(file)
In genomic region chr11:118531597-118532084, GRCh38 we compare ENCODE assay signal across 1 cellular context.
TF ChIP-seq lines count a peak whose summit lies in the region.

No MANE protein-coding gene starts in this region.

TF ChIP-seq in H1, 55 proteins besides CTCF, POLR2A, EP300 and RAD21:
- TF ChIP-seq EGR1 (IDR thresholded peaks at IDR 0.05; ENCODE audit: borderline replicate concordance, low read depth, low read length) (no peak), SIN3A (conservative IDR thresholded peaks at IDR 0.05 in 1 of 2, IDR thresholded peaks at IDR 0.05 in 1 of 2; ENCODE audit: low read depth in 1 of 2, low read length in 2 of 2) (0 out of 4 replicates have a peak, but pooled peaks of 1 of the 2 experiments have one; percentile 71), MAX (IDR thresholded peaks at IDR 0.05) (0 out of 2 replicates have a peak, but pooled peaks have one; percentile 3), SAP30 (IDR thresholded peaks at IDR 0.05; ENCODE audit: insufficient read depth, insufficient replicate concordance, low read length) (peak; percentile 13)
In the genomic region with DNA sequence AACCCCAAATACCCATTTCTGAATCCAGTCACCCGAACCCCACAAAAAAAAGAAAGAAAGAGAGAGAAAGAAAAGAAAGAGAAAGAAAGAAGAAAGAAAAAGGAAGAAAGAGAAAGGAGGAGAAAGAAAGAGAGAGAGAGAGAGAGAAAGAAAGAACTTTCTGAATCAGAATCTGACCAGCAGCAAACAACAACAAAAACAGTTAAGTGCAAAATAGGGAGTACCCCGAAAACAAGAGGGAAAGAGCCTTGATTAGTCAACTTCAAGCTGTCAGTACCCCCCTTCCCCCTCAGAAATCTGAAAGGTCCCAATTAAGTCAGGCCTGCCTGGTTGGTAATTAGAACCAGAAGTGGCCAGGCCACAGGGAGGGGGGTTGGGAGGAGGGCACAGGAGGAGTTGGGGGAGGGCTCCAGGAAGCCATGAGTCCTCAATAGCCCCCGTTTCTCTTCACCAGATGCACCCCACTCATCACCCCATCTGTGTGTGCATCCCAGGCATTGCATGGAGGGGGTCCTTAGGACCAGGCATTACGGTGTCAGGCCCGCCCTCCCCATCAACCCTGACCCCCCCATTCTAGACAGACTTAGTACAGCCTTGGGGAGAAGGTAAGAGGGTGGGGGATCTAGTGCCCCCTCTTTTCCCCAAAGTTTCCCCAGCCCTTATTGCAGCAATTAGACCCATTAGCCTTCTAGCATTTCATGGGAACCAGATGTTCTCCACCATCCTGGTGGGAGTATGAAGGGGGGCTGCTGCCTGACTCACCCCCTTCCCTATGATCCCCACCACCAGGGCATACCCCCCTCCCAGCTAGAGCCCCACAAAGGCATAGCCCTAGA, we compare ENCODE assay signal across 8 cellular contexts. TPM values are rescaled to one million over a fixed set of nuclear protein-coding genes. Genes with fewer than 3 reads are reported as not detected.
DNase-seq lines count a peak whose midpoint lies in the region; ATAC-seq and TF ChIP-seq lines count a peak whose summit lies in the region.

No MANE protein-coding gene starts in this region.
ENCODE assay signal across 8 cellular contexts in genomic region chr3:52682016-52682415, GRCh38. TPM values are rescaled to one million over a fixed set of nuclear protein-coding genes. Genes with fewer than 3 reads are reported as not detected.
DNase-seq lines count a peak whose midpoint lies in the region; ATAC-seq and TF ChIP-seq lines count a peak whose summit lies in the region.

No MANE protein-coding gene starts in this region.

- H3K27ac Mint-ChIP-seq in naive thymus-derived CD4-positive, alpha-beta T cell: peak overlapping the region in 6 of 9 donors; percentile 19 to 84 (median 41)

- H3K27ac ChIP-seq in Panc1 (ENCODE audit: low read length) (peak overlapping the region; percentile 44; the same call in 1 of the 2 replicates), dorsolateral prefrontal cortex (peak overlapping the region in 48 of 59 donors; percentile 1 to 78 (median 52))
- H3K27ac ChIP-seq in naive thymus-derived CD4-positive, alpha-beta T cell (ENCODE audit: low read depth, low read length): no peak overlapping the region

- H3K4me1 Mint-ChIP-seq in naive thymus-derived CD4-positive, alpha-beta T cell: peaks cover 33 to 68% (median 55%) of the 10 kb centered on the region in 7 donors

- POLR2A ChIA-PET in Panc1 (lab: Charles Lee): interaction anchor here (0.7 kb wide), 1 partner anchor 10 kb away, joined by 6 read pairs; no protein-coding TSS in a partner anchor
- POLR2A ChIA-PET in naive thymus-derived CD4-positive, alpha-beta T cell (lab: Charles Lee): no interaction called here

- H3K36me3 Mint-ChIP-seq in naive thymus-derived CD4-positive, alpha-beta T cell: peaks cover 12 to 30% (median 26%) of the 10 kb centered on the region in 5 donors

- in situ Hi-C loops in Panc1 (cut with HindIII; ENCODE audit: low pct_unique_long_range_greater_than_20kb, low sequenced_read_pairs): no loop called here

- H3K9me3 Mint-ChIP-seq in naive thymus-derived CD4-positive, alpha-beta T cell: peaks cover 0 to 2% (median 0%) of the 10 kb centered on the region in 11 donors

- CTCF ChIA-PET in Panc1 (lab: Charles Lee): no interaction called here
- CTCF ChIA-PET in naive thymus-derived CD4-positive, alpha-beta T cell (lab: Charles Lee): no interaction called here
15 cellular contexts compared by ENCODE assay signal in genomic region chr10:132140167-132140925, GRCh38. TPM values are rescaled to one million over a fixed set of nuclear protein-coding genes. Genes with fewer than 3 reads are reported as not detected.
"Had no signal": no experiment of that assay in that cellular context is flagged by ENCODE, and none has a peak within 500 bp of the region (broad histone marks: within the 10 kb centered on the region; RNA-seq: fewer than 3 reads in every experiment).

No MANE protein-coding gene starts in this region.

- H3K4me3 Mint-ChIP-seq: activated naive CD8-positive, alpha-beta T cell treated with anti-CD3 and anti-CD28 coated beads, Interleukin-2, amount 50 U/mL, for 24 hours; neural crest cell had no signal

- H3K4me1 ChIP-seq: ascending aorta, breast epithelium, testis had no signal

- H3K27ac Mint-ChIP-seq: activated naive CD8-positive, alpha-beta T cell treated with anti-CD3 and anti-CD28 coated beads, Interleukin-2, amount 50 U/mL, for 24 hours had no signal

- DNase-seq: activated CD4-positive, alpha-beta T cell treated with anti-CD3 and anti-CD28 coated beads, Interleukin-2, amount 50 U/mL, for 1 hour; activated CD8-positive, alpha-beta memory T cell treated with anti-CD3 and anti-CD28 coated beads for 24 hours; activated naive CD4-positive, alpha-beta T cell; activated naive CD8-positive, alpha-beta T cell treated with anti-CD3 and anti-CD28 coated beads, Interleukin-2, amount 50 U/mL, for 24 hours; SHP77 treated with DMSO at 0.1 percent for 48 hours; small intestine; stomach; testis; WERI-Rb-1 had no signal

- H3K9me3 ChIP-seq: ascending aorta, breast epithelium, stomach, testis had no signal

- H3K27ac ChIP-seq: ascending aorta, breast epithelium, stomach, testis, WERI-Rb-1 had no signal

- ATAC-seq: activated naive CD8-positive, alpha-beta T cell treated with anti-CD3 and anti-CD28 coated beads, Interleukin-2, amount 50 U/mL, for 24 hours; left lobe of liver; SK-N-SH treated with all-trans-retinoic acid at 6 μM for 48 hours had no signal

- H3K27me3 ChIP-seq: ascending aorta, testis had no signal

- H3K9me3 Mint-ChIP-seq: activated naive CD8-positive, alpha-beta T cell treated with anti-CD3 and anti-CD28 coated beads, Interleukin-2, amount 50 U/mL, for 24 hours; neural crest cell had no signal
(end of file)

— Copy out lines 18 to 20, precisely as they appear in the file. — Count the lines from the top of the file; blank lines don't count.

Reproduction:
- H3K36me3 Mint-ChIP-seq in naive thymus-derived CD4-positive, alpha-beta T cell: peaks cover 12 to 30% (median 26%) of the 10 kb centered on the region in 5 donors

- in situ Hi-C loops in Panc1 (cut with HindIII; ENCODE audit: low pct_unique_long_range_greater_than_20kb, low sequenced_read_pairs): no loop called here

- H3K9me3 Mint-ChIP-seq in naive thymus-derived CD4-positive, alpha-beta T cell: peaks cover 0 to 2% (median 0%) of the 10 kb centered on the region in 11 donors